The (sort of) good news: Despite a lousy economy, base salaries in the U.S. are expected to rise 3.7% this year. The not-so-good news: That's flat versus last year's increase, and it's less than the current inflation rate. In addition, the increase in performance-related compensation is expected to dip this year for the first time since 1993
According to the human resources consulting group Hewitt Associates, this should mark the seventh consecutive year that base salary increases have remained relatively flat. Since 2002, annual increases have settled between 3.4% to 3.7%. From 1992 through 2001, salary increases ranged from between 3.9% to 4.6%.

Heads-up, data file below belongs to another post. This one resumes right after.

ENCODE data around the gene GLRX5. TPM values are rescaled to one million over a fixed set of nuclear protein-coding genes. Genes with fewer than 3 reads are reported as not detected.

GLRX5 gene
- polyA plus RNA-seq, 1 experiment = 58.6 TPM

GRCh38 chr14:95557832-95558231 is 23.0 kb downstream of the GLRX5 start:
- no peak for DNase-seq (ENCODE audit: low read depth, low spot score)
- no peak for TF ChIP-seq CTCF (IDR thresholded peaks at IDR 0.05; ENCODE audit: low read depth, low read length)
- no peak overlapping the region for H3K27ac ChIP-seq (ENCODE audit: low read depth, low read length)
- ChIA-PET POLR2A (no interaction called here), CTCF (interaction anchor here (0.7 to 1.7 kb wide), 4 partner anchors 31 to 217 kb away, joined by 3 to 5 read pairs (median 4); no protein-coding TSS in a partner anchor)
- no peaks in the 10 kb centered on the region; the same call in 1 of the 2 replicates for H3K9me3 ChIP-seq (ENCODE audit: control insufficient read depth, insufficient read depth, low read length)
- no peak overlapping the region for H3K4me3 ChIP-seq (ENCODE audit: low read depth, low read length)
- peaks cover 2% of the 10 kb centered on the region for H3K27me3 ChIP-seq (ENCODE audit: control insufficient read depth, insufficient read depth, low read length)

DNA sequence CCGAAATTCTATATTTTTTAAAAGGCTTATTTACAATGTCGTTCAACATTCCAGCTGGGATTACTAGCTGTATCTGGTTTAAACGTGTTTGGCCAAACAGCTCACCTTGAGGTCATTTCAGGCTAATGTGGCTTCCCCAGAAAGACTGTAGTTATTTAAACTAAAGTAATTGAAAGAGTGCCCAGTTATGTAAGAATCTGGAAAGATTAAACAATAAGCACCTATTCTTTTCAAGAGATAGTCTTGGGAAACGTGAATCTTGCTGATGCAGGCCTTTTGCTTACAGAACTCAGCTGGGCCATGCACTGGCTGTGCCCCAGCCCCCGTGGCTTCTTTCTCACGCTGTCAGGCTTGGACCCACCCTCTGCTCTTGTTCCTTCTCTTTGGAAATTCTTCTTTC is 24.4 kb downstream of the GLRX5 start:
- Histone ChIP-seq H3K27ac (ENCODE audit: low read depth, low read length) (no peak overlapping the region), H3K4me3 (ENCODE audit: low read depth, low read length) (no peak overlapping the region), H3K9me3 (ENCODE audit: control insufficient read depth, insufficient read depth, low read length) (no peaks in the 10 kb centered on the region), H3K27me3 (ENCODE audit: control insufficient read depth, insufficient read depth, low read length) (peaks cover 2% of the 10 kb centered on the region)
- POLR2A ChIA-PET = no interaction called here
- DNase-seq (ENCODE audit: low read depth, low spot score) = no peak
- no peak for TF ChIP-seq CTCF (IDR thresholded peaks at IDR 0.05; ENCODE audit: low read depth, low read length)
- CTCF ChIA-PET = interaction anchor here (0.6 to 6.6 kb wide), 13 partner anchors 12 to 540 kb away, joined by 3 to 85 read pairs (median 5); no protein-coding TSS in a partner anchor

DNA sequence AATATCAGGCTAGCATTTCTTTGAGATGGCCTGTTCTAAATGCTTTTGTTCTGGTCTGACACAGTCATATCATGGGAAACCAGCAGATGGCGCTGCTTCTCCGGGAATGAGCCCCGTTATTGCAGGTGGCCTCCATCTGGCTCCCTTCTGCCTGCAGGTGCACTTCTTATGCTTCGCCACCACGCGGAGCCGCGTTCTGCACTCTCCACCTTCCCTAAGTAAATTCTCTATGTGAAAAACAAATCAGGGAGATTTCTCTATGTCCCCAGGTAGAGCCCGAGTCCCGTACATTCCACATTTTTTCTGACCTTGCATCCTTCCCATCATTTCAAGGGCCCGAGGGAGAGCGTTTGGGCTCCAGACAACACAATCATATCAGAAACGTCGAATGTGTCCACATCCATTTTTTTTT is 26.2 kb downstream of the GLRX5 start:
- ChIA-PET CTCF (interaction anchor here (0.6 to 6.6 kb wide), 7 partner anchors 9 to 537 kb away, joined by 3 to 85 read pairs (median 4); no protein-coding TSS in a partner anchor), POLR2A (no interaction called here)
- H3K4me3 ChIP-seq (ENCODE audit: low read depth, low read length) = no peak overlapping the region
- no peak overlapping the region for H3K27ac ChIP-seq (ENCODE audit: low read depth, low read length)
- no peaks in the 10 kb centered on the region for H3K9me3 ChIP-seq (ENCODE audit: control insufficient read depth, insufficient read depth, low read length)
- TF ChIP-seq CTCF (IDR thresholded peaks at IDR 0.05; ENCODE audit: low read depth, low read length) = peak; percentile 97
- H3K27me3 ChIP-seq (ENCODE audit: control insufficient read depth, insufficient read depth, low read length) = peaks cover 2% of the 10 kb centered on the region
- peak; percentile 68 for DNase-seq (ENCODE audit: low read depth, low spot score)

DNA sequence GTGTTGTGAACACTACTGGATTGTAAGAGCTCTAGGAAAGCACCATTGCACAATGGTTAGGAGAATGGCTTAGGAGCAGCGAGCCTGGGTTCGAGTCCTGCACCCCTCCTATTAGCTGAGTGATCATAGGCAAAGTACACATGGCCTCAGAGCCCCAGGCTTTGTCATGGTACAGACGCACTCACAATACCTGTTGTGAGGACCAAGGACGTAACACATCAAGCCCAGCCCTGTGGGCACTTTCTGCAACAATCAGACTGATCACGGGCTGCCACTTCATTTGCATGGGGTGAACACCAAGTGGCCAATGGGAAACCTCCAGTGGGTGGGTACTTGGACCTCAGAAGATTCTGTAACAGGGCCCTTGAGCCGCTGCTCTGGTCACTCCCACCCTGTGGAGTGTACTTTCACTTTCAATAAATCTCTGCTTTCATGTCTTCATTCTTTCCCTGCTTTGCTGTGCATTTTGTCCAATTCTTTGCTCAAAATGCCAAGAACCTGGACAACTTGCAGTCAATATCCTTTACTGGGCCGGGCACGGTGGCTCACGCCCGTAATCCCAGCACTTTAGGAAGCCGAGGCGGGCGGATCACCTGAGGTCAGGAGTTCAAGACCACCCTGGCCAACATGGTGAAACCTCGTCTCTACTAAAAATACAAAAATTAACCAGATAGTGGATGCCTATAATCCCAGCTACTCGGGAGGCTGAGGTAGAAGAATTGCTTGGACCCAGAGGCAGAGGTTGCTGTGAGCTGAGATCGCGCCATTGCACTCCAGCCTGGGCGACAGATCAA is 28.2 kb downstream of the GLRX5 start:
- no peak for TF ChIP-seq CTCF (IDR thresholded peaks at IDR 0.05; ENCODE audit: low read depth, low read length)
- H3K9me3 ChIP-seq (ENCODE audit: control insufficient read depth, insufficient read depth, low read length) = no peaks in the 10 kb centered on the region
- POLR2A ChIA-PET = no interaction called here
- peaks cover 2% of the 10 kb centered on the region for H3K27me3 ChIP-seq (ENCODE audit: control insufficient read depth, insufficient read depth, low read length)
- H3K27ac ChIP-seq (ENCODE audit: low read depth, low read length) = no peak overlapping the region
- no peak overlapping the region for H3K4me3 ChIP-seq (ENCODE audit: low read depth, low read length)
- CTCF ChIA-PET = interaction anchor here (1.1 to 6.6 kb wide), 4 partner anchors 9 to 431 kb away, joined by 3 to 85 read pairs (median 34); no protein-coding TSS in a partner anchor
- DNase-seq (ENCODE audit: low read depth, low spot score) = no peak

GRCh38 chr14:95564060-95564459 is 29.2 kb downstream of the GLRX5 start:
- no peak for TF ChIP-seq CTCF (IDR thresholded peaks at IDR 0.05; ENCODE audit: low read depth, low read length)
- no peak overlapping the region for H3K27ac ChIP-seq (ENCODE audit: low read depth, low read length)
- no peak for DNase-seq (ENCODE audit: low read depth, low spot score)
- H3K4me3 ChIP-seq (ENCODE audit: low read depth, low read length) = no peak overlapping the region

Hewitt forecasts base salaries to nudge up by 3.8% in 2009.
Variable pay bonuses, or performance-related awards are expected to increase 10.8% this year, down from an 11.8% increase in 2007. Hewitt projects that to dip to a 10.6% increase in 2009. These types of awards include signing bonuses, business incentives, special recognition awards and retention bonuses.
The biggest salary increases this year are forecast for Washington, D.C. (4.3%), along with Denver, Houston, Los Angeles, and New York City (all 4.0%). The lowest increases are expected in Philadelphia and San Francisco (3.5%), followed by Boston, Milwaukee and Minneapolis/St. Paul (all 3.7%).
Hewitt says only 2% of organizations plan to freeze salaries in 2008.
According to the U.S. Bureau of Labor Statistics, the seasonally-adjusted Consumer Price Index in July was 5.49% higher than in the year-earlier period.